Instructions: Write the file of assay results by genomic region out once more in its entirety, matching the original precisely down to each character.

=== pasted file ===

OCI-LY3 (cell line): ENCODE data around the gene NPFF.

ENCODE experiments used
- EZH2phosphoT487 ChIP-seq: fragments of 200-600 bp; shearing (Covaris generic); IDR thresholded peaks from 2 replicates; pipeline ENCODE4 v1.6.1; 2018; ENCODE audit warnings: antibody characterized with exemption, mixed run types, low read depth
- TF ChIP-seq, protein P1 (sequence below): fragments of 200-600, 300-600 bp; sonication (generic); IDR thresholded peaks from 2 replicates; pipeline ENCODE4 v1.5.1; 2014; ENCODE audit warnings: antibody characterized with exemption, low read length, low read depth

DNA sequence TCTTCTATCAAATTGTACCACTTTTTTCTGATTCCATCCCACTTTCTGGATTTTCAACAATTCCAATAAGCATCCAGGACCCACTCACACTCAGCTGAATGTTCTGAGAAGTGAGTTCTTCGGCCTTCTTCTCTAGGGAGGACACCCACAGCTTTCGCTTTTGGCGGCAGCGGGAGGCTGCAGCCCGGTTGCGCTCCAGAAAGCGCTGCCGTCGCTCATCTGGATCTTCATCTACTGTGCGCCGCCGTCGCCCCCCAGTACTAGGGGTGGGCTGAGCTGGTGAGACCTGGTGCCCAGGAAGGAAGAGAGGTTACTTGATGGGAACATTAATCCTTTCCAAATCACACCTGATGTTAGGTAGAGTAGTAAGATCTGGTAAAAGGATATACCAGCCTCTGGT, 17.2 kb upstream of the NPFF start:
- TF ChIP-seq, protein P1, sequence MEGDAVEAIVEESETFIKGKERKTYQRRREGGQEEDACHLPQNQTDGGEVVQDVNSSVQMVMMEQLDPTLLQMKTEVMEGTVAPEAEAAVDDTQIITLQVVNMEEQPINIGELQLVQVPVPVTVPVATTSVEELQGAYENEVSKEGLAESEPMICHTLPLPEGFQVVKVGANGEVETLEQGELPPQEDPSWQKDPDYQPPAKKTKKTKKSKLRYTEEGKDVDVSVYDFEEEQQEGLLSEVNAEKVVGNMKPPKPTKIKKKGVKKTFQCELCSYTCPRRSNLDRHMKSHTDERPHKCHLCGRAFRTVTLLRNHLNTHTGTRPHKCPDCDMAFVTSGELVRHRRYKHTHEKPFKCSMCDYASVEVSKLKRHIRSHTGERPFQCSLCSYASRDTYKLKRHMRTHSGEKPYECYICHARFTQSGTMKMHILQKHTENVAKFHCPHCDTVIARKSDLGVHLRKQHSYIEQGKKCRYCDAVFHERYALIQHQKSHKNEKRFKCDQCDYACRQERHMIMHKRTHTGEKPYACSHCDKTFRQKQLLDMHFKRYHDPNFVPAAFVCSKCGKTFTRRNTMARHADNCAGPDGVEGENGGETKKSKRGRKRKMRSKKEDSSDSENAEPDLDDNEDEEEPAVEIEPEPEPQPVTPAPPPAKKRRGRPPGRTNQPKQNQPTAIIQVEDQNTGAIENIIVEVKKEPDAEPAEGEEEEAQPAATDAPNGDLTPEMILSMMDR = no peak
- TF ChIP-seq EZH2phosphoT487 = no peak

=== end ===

OCI-LY3 (cell line): ENCODE data around the gene NPFF.

ENCODE experiments used
- EZH2phosphoT487 ChIP-seq: fragments of 200-600 bp; shearing (Covaris generic); IDR thresholded peaks from 2 replicates; pipeline ENCODE4 v1.6.1; 2018; ENCODE audit warnings: antibody characterized with exemption, mixed run types, low read depth
- TF ChIP-seq, protein P1 (sequence below): fragments of 200-600, 300-600 bp; sonication (generic); IDR thresholded peaks from 2 replicates; pipeline ENCODE4 v1.5.1; 2014; ENCODE audit warnings: antibody characterized with exemption, low read length, low read depth

DNA sequence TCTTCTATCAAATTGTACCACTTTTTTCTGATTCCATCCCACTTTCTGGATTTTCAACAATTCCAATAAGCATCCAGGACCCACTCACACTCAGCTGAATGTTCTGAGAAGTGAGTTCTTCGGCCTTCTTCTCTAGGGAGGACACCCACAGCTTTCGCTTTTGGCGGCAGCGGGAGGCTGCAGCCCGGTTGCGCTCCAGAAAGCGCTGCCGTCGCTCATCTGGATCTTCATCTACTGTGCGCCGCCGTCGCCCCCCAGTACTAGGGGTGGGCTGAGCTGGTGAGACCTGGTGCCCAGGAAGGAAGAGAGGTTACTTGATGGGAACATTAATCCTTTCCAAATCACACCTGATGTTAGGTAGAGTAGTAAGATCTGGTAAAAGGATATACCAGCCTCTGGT, 17.2 kb upstream of the NPFF start:
- TF ChIP-seq, protein P1, sequence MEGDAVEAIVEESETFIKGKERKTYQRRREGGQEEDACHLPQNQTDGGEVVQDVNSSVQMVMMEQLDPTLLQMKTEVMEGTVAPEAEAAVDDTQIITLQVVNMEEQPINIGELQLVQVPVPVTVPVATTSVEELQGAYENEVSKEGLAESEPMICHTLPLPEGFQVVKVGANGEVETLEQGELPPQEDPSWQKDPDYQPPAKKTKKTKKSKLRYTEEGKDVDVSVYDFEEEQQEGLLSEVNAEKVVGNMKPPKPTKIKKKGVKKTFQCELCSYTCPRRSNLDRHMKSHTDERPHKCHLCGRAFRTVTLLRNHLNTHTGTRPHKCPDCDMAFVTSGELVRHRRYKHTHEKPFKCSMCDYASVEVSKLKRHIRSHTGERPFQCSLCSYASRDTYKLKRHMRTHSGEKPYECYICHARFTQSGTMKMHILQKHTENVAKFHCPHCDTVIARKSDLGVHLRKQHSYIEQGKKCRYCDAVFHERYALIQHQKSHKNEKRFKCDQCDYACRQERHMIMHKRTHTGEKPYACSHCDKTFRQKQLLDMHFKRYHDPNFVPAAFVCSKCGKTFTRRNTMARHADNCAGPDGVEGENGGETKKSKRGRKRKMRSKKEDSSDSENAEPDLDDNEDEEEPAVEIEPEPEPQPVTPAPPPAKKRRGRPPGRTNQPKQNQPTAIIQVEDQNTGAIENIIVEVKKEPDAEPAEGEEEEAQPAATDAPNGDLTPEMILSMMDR = no peak
- TF ChIP-seq EZH2phosphoT487 = no peak